How To Know When Olives Are Ready To Pick For Making Olive Oil?

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  • Post category:Harvesting
  • Post last modified:January 13, 2022
best time for picking olives

You probably know that people usually pick olives between early September and late November. However, knowing the exact best time for picking them is essential to get high-quality olive oil. If you’re a small olive grower like me and don’t have too many trees, it’s easy to choose the right time since it won’t be too much work. 

Choosing the right time to pick olives depends on each variety. However, to make high-quality olive oil, you should pick olives when the olive maturity index is anywhere between 2.5 and 4.5. 

It would be a shame to pick olives too soon or too late. You will lose on the olive oil quality, which none of us wants. A friend of mine installs nets under the olive trees and then waits for them to fall. That’s a bad thing because olives will become too ripe for high-quality olive oil.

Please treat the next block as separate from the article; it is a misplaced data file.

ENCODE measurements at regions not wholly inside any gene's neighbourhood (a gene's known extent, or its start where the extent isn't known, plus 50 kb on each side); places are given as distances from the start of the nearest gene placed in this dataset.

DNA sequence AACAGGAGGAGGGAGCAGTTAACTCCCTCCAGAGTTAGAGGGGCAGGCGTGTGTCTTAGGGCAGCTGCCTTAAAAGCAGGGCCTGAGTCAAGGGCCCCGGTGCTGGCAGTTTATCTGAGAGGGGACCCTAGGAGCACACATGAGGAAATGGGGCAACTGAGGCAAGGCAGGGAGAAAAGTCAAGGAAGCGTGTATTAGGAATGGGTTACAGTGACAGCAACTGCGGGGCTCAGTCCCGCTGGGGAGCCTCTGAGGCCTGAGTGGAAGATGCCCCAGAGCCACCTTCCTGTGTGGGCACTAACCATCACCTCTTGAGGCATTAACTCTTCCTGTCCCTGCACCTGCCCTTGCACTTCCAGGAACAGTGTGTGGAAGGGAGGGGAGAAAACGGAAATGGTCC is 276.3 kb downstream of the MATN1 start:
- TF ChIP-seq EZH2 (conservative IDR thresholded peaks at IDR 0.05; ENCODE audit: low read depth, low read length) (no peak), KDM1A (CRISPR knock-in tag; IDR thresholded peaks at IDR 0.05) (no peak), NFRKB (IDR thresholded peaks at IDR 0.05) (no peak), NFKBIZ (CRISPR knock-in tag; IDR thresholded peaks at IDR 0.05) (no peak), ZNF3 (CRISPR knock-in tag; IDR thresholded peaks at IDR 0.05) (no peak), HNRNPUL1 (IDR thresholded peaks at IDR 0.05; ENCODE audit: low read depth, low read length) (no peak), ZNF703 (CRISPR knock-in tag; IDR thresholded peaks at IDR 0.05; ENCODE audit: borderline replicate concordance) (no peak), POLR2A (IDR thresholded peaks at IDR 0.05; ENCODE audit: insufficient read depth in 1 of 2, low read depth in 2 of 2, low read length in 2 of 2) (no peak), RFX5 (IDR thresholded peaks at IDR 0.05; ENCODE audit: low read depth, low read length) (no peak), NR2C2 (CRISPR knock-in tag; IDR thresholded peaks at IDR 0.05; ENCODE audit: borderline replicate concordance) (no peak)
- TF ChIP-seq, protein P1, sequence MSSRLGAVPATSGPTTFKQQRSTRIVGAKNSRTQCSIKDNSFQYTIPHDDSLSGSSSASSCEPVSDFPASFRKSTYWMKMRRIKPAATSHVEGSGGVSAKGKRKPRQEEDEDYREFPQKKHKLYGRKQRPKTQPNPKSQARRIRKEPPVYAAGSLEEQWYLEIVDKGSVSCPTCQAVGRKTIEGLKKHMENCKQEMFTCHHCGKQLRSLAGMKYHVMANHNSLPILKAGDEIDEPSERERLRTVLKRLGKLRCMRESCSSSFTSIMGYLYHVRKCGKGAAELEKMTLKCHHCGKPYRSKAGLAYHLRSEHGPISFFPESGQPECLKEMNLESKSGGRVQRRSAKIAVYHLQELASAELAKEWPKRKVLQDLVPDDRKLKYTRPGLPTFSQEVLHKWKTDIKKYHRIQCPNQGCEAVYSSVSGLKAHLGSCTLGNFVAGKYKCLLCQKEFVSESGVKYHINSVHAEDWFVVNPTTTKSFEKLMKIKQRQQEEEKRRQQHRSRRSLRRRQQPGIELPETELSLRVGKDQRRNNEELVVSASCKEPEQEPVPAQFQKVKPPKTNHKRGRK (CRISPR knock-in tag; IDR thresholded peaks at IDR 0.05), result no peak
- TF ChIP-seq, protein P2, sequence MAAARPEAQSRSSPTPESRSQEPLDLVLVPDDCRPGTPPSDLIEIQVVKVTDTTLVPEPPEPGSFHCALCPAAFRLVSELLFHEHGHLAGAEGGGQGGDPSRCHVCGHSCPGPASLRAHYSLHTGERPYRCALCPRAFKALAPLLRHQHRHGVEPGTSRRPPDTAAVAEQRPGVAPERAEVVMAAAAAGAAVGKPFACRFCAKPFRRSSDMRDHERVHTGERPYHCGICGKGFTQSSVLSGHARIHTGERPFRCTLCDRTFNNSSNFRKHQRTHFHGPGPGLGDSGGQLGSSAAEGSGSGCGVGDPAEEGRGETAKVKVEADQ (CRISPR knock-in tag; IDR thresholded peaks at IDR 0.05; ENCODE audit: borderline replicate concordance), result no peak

No matter where you live, United States, Australia, UK, South America, Spain, Italy, New Zealand, Croatia, Greece, this method works and you’ll be able to determine the best time for olive harvesting.

Instead of counting the olive maturity index, there are also two other extremely easy ways to determine the right time for picking olives, and I’ll show you them below. 

Without furder ado, let’s go. 

Olive Maturity Index – The Best Way

Olive maturity index is the absolute best way to check whether olives are ready to pick, or you should wait for them to ripe even more. 

Related: Olive Maturity Index Explained – Why It’s So Important

The principle of this method is to determine the olive maturity by the color of the fruit. Olive colors usually range from green to dark purple. 

To do this method properly, you should randomly pick 100 olives in total but from different trees. Then, you should sort them into eight categories:

Adeep green color and hard fruit
Byellow to green color, the fruit is a bit softer
Cless than half of the fruit skin is turning purple or black
Dmore than half of the fruit skin is turning purple or black
Ethe whole olive skin is purple or black, but with white or green flesh (cut the olive to check)